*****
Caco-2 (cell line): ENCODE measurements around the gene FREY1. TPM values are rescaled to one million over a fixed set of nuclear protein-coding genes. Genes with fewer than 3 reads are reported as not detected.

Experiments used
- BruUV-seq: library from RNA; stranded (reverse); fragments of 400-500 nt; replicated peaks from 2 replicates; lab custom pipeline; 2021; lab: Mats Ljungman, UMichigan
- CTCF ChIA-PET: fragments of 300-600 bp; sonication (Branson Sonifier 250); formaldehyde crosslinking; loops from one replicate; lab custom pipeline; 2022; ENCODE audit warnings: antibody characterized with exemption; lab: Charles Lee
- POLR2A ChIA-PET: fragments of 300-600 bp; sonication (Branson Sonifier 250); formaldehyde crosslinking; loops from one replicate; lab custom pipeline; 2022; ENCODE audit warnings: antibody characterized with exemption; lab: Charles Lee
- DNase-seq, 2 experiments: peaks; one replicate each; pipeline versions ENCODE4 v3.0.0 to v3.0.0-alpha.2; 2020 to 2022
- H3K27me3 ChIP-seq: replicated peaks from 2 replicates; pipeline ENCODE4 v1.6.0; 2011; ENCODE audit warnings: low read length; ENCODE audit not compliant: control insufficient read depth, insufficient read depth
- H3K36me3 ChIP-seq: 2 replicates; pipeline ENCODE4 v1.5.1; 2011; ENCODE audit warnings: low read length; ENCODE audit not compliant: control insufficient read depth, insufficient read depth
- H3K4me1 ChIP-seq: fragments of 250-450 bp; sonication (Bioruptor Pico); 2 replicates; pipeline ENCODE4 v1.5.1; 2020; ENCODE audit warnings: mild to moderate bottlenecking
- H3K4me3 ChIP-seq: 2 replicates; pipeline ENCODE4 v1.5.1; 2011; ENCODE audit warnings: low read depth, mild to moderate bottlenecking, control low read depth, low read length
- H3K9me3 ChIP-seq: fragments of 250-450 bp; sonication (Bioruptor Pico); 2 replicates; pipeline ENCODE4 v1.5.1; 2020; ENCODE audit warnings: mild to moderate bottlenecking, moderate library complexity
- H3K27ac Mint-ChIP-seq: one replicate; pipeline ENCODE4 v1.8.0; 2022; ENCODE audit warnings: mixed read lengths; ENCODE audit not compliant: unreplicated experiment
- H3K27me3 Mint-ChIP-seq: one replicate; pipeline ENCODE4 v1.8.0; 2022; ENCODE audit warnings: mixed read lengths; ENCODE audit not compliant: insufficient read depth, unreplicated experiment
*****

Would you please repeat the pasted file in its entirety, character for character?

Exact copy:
Caco-2 (cell line): ENCODE measurements around the gene FREY1. TPM values are rescaled to one million over a fixed set of nuclear protein-coding genes. Genes with fewer than 3 reads are reported as not detected.

Experiments used
- BruUV-seq: library from RNA; stranded (reverse); fragments of 400-500 nt; replicated peaks from 2 replicates; lab custom pipeline; 2021; lab: Mats Ljungman, UMichigan
- CTCF ChIA-PET: fragments of 300-600 bp; sonication (Branson Sonifier 250); formaldehyde crosslinking; loops from one replicate; lab custom pipeline; 2022; ENCODE audit warnings: antibody characterized with exemption; lab: Charles Lee
- POLR2A ChIA-PET: fragments of 300-600 bp; sonication (Branson Sonifier 250); formaldehyde crosslinking; loops from one replicate; lab custom pipeline; 2022; ENCODE audit warnings: antibody characterized with exemption; lab: Charles Lee
- DNase-seq, 2 experiments: peaks; one replicate each; pipeline versions ENCODE4 v3.0.0 to v3.0.0-alpha.2; 2020 to 2022
- H3K27me3 ChIP-seq: replicated peaks from 2 replicates; pipeline ENCODE4 v1.6.0; 2011; ENCODE audit warnings: low read length; ENCODE audit not compliant: control insufficient read depth, insufficient read depth
- H3K36me3 ChIP-seq: 2 replicates; pipeline ENCODE4 v1.5.1; 2011; ENCODE audit warnings: low read length; ENCODE audit not compliant: control insufficient read depth, insufficient read depth
- H3K4me1 ChIP-seq: fragments of 250-450 bp; sonication (Bioruptor Pico); 2 replicates; pipeline ENCODE4 v1.5.1; 2020; ENCODE audit warnings: mild to moderate bottlenecking
- H3K4me3 ChIP-seq: 2 replicates; pipeline ENCODE4 v1.5.1; 2011; ENCODE audit warnings: low read depth, mild to moderate bottlenecking, control low read depth, low read length
- H3K9me3 ChIP-seq: fragments of 250-450 bp; sonication (Bioruptor Pico); 2 replicates; pipeline ENCODE4 v1.5.1; 2020; ENCODE audit warnings: mild to moderate bottlenecking, moderate library complexity
- H3K27ac Mint-ChIP-seq: one replicate; pipeline ENCODE4 v1.8.0; 2022; ENCODE audit warnings: mixed read lengths; ENCODE audit not compliant: unreplicated experiment
- H3K27me3 Mint-ChIP-seq: one replicate; pipeline ENCODE4 v1.8.0; 2022; ENCODE audit warnings: mixed read lengths; ENCODE audit not compliant: insufficient read depth, unreplicated experiment